For preparation of killed vaccine, virus was inoculated into the allantoic cavities of 10-day-old embryonated eggs (Shandong Institute of Poultry Science, Jinan, China) and was harvested after 72 h of incubation at 35°C. The virus was inactivated by the addition of 0.2% (vol/vol) formalin and kept at 37°C for 24 h. Inactivation was confirmed by the absence of detectable infectivity after two blind passages of formalin-treated allantoic fluid in embryonated eggs. One part of the inactivated allantoic fluid was emulsified in two parts (vol/vol) of paraffin oil (Hangzhou Oil Refining Company, Hangzhou, China), which is currently used commercially as an adjuvant for veterinary vaccine production. The virus concentration in the final vaccine was 640 HA units per dose.

Chickens.

One-day-old white Leghorn SPF chickens were purchased from the Shandong Institute of Poultry Science. Animals were housed, handled, and immunized following approval by the institutional animal experimental committee.

Plasmids and attenuated Salmonella strain.

The construction process for plasmid DNA encoding HA protein pmcDNA3.1-HA is detailed below. The HA gene was amplified from the genome of the AIV A/Goose/Jiangsu/1/2000 strain by reverse transcription-PCR (RT-PCR). The 5′ primer was 5′-ACAGCTAGCAAAATGGAGAAAATAGTG-3′, and the 3′ primer was 5′-CACAAGCTTTACAATCTGAACTCACA-3′. There is an NheI site in the upstream 5′ primer and a HindIII site in the downstream 3′ primer (in boldface). The 1,748-bp PCR product was cloned into pGEM-T by TA cloning, and DNA sequencing was performed for confirmation. Then, the HA gene was extracted by using NheI and HindIII and subcloned into pmcDNA3.1+ at the same sites to result in the plasmid pmcDNA3.1-HA (31). The pmcDNA3.1+ is a modified vector originated from pcDNA3.1+ by removing the promoter region of the ampicillin resistance bla gene (promoterless bla gene was amplified from pcDNA3.1+ by using upstream primer 5′-TCATGAGAAAAAGGAAGAGTATGAGTAT-3′ and downstream primer 5′-AACGCGTGGTCTGACAGTTACCAATGC-3′; underlined are the MluI and PagI sites, respectively; the pmcDNA3.1+ was constructed by replacing the whole bla gene with the 900-bp promoterless bla gene through the MluI and PagI sites). The pmcDNA3.1+ has a much-enhanced stability within Salmonella Typhimurium compared to pcDNA3.1+ due to the downregulation of the bla gene (39).

Both the empty and recombinant pmcDNA3.1+ plasmids were purified from transformed Escherichia coli DH5α using the Qiafilter plasmid purification kit from Qiagen (Qiagen, Valencia, CA) according to the manufacturer's instructions. The attenuated S. Typhimurium aroA mutant strain SL7207 (S. Typhimurium 2337-65 derivative hisG46 del407 [aroA::Tn10 (Tcs)]) (13) was kindly provided by B. A. D. Stocker (Stanford University, CA).

Transformation of the HA gene into S. Typhimurium.

Attenuated S. Typhimurium SL7207 cells were grown at 37°C in LB broth to an optimal density at 600 nm (OD600) of 0.6 to 0.8 and resuspended in ice-cold ultrapure H2O. The plasmid pmcDNA3.1-HA or control vector pmcDNA3.1+ was transformed into S. Typhimurium cells by electroporation (2.5 KV, 25 μF, and 200 to 400 Ω). Positive transformants were selected on LB agar containing 50 μg/ml ampicillin and verified by PCR and restriction enzyme digestion. The recombinant Salmonella strains containing plasmid pmcDNA3.1-HA or pmcDNA3.1+ were designated SL(pHA5) and SL(p), respectively.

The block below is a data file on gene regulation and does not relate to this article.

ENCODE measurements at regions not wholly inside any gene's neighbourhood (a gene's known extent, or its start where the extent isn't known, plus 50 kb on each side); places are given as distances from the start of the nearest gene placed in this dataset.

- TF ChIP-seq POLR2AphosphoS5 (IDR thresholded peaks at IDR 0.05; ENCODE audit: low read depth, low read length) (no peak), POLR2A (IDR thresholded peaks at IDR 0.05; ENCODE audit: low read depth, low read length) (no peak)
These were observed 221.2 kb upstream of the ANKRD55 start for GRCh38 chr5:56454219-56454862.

Transfer of plasmids from S. Typhimurium to chicken macrophage cells in vitro.

The chicken macrophage (HD11) cell line was inoculated in 6-well plates at 3 × 107 cells per well at 41°C. The next day, the cells were washed twice with antibiotic-free medium and infected with SL(pHA5) and SL(p) at a multiplicity of infection (MOI) of 50. The cultures were further incubated at 41°C for 30 min. After washing twice, the remaining extracellular bacteria were killed by addition of gentamicin in RPMI medium (50 mg/ml) supplemented with 10% fetal calf serum (FCS). After incubation for 4 h at 41°C, the intracellular bacterial multiplication was inhibited by addition of tetracycline (10 mg/ml). The cultures were incubated at 41°C. Cells were harvested at 48 and 72 h and lysed by freezing and thawing three times. After centrifugation at 16,000 rpm for 10 min, the supernatants were pooled and used for the measurement of HA antigen.

Measurement of HA antigen.

The HA antigen was measured using an H5 subtype AIV HA antigen enzyme-linked immunosorbent assay (ELISA) kit (Beijing Wantai Biological Pharmacy Enterprise Co., Ltd., Beijing, China) according to the manufacturer's instructions. A total of 100 μl of each cell lysate was added to an ELISA plate precoated with anti-HA antibodies. The plate was incubated at 37°C for 1 h. After the wells were washed with washing solution five times, 100 μl peroxidase-conjugated anti-HA antibody was added to the wells and incubated at 37°C for 30 min. After the wells were washed with washing solution five times, 100 μl diluted 3,3%,5,5%-tetramethylbenzidine (TMB) was added to each well and incubated at 37°C for 30 min. A total of 50 μl of 2 M H2SO4 was added, and the absorbance of each well was measured at 450 nm, using TMB buffer as a blank. Each sample was tested in duplicate, and the mean absorbance was calculated.

Preparation of S. Typhimurium cultures carrying recombinant eukaryotic plasmids for vaccination.

The recombinant S. Typhimurium strains SL(pHA5) and SL(p) were grown to an optical density of 0.6 to 0.8. The bacterial cells were collected by centrifugation at 5,000 × g for 10 min and resuspended in phosphate-buffered saline (PBS) to the expected cell concentrations, as determined by plating serial dilutions on LB agar plates.